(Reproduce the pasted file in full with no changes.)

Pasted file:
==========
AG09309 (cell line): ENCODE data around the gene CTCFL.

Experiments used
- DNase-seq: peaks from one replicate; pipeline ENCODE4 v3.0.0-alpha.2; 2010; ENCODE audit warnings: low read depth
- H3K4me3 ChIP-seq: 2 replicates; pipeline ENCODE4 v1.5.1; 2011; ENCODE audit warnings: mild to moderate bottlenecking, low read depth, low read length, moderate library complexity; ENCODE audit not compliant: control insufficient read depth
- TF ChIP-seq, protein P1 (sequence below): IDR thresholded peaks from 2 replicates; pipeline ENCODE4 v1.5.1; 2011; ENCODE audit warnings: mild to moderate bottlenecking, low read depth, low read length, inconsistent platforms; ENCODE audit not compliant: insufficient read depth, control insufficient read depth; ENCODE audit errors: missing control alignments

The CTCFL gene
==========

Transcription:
AG09309 (cell line): ENCODE data around the gene CTCFL.

Experiments used
- DNase-seq: peaks from one replicate; pipeline ENCODE4 v3.0.0-alpha.2; 2010; ENCODE audit warnings: low read depth
- H3K4me3 ChIP-seq: 2 replicates; pipeline ENCODE4 v1.5.1; 2011; ENCODE audit warnings: mild to moderate bottlenecking, low read depth, low read length, moderate library complexity; ENCODE audit not compliant: control insufficient read depth
- TF ChIP-seq, protein P1 (sequence below): IDR thresholded peaks from 2 replicates; pipeline ENCODE4 v1.5.1; 2011; ENCODE audit warnings: mild to moderate bottlenecking, low read depth, low read length, inconsistent platforms; ENCODE audit not compliant: insufficient read depth, control insufficient read depth; ENCODE audit errors: missing control alignments

The CTCFL gene